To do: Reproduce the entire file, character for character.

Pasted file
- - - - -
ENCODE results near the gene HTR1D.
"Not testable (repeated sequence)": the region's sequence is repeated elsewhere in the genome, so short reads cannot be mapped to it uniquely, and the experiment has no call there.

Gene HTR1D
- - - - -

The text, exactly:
ENCODE results near the gene HTR1D.
"Not testable (repeated sequence)": the region's sequence is repeated elsewhere in the genome, so short reads cannot be mapped to it uniquely, and the experiment has no call there.

Gene HTR1D